I think the first question we have to answer is how.  How did this happen?  How is it that Joash can so quickly turn against all of the training and exhortation he received from the father-like figure of Jehoiada?  I think the answer to this question is important for us to understand the human condition and is a fundamental element of the biblical narrative.  Throughout his whole lifetime, Jehoiada could exhort and cajole, and perhaps even compel Joash to support the temple and priesthood and live in the pattern of the godly kings of the past.  But there came a day when Jehoiada died and Joash faced one of the most important tests of his life: what would he do when there is no longer anyone to control him?

The results are self-explanatory.  My personal opinion is that verses 17-18 are perhaps the very first description in this whole chapter of what was in Joash’s heart this whole time.  As a general rule, the way that you act when nobody is watching you is the same as the way that you wish you could have been acting when people were watching you.  Joash probably had idolatry in his heart for his whole life, but he simply never acted out on it while Jehoiada, his surrogate father, was alive.  Similarly, while the text makes it appear as if Joash is in control, I think it’s very unlikely that he would have organized the temple repairs if Jehoiada was not there urging him on.

This is important because I think there are parallels here to the way that God relates to us.  While God has the power to compel our behavior indefinitely, he will not do so.  God does not want heaven to be a prison or a panopticon where the all-seeing eye perpetually monitors and controls our behavior.  God does not want well-behaved inmates in the orchestrated symmetry of forced labor.  God wants to build a society and a world that chooses him and loves him, and an indispensable element of that world is liberty.  When God takes his eyes off us (metaphorically), will we still behave?  Will we still honor him?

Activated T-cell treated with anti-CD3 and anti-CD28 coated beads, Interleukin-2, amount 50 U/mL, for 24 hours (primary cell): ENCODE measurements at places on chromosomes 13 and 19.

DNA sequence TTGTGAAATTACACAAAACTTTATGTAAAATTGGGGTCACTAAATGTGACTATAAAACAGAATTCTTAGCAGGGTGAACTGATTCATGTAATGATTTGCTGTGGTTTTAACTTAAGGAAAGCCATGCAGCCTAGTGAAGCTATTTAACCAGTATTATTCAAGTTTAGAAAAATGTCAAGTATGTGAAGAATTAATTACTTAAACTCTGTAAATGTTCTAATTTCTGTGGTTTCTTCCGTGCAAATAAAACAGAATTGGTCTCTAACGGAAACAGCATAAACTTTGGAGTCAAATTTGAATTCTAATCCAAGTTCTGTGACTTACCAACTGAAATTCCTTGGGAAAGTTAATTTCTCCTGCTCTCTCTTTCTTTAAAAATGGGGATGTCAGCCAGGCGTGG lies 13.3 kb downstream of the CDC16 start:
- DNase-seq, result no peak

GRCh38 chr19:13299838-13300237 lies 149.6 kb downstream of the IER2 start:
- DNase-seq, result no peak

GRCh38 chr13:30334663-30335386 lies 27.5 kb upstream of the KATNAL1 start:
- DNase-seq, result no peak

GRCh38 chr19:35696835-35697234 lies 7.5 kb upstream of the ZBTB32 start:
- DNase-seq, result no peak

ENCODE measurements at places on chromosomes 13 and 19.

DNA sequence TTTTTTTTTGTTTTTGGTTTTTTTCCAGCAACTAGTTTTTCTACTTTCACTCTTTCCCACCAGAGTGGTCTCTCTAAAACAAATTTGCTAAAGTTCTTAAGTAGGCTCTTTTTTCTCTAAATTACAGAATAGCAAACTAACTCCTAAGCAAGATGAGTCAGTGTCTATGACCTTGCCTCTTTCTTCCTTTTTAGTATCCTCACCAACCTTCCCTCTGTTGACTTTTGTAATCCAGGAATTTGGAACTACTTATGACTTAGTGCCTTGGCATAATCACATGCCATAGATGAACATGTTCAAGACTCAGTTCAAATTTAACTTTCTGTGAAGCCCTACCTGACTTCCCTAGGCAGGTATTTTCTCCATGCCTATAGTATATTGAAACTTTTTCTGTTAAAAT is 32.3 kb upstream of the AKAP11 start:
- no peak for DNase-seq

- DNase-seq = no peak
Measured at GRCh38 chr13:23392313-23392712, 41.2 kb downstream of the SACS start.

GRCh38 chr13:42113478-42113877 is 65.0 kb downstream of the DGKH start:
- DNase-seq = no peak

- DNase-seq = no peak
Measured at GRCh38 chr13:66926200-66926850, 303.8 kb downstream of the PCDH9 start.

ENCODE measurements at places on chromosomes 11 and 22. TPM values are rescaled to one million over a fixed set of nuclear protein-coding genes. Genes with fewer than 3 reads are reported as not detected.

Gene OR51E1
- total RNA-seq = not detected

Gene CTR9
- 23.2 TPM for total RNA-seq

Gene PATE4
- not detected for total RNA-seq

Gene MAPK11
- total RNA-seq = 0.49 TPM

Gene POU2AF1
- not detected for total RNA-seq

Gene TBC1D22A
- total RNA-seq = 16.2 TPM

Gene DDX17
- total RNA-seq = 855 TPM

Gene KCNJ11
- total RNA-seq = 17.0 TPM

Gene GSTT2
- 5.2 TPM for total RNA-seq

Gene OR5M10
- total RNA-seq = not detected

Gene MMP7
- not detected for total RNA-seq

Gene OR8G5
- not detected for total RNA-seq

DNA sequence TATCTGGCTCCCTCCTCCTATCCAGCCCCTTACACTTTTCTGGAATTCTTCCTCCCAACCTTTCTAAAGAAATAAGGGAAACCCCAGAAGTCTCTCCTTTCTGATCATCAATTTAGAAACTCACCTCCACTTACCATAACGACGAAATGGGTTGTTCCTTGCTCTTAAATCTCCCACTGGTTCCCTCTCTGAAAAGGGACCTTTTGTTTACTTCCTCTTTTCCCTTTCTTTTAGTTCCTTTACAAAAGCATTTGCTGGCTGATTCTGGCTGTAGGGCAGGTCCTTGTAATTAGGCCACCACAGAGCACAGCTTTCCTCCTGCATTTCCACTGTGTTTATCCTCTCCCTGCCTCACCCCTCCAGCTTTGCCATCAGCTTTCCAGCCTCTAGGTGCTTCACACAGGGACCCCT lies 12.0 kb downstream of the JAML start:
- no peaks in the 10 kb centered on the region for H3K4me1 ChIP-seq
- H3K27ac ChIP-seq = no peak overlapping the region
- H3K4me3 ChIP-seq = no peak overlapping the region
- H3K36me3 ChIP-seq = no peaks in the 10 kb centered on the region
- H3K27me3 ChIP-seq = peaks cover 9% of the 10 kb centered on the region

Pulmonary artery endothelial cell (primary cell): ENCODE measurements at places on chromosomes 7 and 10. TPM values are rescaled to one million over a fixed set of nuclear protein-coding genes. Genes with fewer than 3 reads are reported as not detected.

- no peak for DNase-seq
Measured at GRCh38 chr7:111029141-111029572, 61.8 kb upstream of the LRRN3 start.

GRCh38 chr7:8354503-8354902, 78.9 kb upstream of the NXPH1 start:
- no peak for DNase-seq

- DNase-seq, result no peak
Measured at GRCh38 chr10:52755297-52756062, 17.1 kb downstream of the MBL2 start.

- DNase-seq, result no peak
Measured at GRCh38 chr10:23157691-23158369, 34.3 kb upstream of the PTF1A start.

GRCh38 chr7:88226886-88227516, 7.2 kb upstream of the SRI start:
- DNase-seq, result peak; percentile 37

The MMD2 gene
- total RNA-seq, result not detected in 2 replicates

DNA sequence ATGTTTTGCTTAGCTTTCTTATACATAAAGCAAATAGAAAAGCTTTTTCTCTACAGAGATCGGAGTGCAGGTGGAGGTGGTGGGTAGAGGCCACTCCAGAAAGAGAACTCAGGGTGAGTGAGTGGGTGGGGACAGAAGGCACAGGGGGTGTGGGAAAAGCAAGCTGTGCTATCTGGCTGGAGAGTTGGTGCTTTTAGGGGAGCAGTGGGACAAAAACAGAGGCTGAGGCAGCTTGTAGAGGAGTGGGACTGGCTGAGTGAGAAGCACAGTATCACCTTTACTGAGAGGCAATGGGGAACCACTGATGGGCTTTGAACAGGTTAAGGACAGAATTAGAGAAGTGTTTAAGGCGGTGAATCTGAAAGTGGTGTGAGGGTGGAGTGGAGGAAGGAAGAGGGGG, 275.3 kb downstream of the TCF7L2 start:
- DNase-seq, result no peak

In the same way that Jehoiada died in Joash’s lifetime, there comes a moment to all of us when our parents stop telling us what to do, or maybe we stop listening, or whatever authority that we have respected is taken away.  This is a critical moment because this is when we decide for ourselves what we want our lives to mean.  As we can see in the case of Joash, choosing to do evil after a lifetime of good is a real possibility, and while God would never seek to interfere with his decision, the consequence of sin is death and God does not interfere with the consequence either.  As difficult as this is, God ultimately gives Joash the ability to destroy himself, while simultaneously pleading with him to not do this (v. 19-20).  In the end, Joash chose to do so.